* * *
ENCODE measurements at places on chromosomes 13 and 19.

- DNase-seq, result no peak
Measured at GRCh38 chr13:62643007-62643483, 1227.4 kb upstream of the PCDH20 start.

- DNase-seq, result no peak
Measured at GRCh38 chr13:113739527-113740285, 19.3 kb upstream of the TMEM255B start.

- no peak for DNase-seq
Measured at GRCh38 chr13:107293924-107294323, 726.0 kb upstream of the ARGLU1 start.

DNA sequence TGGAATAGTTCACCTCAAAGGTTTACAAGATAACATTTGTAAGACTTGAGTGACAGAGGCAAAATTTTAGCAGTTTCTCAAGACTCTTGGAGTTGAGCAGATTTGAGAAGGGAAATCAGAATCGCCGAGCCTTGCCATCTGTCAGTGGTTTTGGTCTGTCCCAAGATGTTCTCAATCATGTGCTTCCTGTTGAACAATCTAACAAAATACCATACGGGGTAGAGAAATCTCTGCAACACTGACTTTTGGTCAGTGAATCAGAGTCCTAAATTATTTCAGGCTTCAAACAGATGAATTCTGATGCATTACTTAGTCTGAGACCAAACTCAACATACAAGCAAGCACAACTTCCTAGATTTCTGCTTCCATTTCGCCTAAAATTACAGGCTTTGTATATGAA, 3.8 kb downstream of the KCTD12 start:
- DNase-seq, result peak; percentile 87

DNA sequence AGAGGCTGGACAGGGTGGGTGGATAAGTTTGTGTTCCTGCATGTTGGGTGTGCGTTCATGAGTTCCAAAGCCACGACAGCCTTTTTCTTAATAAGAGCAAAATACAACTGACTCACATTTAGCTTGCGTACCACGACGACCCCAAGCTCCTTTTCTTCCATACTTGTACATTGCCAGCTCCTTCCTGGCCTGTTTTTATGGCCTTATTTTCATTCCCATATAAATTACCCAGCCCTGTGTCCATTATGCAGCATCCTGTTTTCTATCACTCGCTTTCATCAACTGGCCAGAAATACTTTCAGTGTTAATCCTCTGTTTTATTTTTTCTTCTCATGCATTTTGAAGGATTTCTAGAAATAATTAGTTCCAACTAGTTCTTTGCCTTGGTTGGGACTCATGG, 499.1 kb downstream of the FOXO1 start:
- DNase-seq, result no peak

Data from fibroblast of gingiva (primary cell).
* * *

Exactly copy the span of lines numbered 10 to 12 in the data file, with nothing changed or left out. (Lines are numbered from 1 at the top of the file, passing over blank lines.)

DNA sequence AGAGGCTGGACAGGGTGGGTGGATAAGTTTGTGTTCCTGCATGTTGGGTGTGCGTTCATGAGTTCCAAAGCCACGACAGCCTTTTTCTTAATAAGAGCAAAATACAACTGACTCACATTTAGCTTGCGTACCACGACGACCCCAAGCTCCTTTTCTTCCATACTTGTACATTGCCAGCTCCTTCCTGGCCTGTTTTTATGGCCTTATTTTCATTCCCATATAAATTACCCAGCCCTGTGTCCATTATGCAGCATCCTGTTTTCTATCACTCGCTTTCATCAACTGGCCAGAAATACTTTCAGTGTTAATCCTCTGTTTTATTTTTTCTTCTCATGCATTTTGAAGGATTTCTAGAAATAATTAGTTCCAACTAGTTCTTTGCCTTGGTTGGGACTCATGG, 499.1 kb downstream of the FOXO1 start:
- DNase-seq, result no peak

Data from fibroblast of gingiva (primary cell).